Arbuthnot Sawmills sustainably harvests red gum on the banks of the Murray River.

Story By John Dunn

Alexander 'Sandy' Arbuthnot lives on the banks of the Murray River at Koondrook, Vic, and so does the timber operation he founded there 124 years ago. A red gum carving of him stands under the gum trees midway between the mill, which hums with the sound of saws as it has done for more than a century, and the tiny, single-fronted, weatherboard building across the street that proudly announces Arbuthnot Sawmills Pty Ltd, head office of the company.
Its board has two great-grandsons of the original Sandy – Dr Peter Hunter, a Sydney medical specialist, and Alexander Arbuthnot, a dairy farmer from near Sale, Vic, who is also a director of Landcare Australia and a past president of the Victorian Farmers Federation.
Peter says the mill has become increasingly professional and lives up to its founder’s reputation for being innovative, imaginative and enterprising. “With a semi-exclusive 20-year New South Wales wood-supply agreement and good prospects in Victoria, the future is bright,” he says.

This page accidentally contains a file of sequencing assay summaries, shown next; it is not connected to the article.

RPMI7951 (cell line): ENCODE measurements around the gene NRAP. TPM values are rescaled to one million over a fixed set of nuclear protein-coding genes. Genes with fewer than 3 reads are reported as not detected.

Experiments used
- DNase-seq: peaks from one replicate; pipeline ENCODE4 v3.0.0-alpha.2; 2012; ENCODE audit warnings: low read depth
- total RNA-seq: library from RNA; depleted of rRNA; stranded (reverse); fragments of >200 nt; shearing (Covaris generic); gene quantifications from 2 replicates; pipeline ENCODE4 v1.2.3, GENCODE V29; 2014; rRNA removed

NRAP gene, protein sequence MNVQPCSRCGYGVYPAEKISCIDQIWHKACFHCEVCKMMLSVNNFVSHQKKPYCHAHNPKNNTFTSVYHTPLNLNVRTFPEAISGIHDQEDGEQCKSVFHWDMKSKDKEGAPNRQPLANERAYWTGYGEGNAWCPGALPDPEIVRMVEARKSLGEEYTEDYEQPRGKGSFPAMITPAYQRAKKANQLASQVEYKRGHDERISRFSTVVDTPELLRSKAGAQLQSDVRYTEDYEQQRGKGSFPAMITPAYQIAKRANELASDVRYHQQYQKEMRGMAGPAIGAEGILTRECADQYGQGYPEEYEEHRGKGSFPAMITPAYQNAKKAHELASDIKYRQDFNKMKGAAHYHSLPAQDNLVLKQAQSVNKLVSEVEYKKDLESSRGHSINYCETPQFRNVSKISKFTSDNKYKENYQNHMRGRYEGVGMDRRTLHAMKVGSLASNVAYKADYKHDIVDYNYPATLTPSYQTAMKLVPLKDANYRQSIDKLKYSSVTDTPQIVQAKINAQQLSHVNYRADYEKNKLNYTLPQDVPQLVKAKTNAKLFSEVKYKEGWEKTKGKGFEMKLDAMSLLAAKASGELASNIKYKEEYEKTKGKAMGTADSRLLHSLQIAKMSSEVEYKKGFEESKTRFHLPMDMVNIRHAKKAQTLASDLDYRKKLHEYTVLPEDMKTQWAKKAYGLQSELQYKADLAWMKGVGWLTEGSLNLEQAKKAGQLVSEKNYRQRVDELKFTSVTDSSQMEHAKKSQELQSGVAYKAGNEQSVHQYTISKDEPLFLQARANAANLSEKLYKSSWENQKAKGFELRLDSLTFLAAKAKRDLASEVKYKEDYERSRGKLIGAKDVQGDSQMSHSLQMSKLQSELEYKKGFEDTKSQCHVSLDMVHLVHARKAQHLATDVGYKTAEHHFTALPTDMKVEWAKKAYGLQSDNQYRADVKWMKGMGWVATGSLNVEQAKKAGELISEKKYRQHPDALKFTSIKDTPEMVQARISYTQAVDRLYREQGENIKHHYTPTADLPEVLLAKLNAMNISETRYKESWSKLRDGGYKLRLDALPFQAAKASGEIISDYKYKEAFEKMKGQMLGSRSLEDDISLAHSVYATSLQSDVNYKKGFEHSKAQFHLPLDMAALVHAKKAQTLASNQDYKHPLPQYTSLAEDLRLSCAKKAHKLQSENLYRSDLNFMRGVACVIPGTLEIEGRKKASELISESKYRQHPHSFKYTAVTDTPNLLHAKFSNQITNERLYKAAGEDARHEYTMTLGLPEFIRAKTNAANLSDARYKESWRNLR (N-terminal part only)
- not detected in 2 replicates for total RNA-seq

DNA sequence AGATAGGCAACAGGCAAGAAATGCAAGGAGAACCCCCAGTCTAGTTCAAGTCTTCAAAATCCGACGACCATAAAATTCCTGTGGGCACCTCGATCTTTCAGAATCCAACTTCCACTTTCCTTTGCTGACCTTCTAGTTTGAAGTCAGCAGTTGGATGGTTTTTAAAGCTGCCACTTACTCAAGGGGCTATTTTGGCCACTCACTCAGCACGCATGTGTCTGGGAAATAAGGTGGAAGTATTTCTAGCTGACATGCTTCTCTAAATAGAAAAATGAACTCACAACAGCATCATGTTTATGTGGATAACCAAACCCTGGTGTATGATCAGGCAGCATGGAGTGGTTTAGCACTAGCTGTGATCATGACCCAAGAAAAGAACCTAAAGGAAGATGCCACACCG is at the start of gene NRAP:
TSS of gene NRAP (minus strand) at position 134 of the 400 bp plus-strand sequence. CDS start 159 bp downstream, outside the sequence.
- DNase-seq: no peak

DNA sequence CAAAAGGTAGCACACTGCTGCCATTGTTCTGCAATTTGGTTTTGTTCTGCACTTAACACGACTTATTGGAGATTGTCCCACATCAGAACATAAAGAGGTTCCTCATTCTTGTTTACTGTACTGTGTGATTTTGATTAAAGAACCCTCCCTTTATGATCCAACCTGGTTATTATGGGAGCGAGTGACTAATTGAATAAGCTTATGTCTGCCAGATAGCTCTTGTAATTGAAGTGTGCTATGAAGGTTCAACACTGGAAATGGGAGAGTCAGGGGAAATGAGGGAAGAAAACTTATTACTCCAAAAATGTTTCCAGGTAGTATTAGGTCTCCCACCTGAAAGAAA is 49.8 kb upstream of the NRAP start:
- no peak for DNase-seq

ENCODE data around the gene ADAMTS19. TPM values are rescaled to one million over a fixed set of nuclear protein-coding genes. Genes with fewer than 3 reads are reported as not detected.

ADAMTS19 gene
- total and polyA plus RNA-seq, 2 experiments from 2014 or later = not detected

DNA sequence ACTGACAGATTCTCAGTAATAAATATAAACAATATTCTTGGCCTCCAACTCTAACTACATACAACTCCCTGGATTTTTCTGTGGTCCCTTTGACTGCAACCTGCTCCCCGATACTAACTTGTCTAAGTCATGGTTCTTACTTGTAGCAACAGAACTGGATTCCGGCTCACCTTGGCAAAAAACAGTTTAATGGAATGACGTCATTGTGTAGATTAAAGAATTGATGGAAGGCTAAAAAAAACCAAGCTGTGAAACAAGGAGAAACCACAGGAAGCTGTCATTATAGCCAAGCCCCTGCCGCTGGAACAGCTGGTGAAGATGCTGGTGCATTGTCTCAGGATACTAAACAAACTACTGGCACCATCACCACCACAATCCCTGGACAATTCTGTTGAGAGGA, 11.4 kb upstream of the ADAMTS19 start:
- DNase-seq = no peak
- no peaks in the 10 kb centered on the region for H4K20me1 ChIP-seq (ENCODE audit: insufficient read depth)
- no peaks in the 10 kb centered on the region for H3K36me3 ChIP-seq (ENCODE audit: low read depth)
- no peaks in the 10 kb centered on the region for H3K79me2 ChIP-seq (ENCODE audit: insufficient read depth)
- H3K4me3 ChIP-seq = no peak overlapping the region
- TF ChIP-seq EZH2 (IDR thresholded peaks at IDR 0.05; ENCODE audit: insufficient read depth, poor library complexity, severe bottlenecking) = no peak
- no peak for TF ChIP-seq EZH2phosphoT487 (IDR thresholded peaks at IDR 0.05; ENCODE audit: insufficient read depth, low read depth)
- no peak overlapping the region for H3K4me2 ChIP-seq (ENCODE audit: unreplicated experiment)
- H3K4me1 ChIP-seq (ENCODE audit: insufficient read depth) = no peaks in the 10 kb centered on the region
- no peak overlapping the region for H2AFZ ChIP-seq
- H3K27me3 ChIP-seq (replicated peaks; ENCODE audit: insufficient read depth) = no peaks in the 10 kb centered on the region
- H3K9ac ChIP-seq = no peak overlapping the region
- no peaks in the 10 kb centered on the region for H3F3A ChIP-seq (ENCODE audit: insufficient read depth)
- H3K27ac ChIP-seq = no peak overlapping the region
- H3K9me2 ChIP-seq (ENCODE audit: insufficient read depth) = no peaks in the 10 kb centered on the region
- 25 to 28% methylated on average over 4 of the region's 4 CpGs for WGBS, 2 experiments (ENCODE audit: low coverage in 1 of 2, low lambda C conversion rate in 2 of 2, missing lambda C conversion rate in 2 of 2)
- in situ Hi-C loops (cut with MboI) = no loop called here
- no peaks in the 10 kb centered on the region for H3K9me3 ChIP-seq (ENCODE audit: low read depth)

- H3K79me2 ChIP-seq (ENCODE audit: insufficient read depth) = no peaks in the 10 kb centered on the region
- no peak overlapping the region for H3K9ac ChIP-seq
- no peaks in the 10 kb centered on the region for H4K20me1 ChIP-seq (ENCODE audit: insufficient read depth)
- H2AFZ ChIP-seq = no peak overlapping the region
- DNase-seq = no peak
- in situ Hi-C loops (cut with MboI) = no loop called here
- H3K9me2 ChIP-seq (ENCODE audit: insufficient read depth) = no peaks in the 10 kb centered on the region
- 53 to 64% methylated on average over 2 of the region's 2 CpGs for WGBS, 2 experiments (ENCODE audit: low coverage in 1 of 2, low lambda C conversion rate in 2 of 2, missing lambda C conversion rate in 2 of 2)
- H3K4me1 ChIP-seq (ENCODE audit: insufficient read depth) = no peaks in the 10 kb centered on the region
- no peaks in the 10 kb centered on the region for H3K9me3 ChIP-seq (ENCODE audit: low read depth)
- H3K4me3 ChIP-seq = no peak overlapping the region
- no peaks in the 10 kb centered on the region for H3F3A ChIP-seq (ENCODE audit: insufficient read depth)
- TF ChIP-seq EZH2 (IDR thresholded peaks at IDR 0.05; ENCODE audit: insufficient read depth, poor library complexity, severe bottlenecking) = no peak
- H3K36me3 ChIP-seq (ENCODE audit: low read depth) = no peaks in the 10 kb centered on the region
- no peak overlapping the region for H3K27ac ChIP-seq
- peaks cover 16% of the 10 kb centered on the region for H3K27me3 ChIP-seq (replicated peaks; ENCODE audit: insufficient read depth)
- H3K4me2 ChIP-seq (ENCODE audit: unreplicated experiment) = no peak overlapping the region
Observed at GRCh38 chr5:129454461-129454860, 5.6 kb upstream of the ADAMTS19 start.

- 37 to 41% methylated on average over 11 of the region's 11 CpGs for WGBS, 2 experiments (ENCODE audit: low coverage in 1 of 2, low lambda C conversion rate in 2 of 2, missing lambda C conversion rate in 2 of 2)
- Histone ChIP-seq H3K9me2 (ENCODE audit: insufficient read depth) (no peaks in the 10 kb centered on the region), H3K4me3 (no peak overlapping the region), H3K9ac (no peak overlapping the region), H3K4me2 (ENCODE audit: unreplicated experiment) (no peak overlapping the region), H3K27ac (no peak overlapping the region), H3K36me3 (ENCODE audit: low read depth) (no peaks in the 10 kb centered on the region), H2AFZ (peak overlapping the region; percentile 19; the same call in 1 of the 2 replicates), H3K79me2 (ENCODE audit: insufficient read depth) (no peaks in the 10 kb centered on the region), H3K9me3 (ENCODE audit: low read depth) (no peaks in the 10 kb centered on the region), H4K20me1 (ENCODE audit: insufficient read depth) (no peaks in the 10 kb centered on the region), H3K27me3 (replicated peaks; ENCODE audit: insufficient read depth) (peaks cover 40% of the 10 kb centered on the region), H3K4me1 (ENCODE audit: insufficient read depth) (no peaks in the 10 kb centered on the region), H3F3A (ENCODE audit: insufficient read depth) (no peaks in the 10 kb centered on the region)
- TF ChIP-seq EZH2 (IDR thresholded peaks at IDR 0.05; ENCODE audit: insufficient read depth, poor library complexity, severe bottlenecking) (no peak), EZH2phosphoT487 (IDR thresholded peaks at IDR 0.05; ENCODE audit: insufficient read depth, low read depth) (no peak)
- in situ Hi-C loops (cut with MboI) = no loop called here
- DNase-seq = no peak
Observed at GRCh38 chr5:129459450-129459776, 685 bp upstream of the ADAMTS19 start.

Alexander was recently appointed to the board and he shares Peter’s interest in the company. “It was a very proud moment for me, as is bearing the same name as its founder,” Alexander says. “As a child I was brought up in a house decorated with photos of river boats built by Arbuthnots and heard stories of those glorious years of river trading, building boats and milling red gum. I am impressed with the culture of the mill in a growing tourist town and the culture in the workplace where sons work beside fathers, who talk about my grandfather, who also worked at the mill.”
In the late 1870s Sandy arrived at nearby Gunbower Island with his father, another Alexander – who had come from Scotland in 1846 – and his brother, Charles. He initially worked as a bench man at a local mill and then as an engine driver before setting up his own small mill that processed the red gums that grow in the wetlands of this area of northern Victoria and the adjoining southern Riverina of New South Wales.
The enterprising Sandy was quickly convinced of the future of milling this valuable hardwood and in 1889 he bought a second-hand engine discarded from a paddle-steamer, moved to the present site in Koondrook and established a bigger but still primitive mill.

This story excerpt is from Issue #89

Outback Magazine: June/July 2013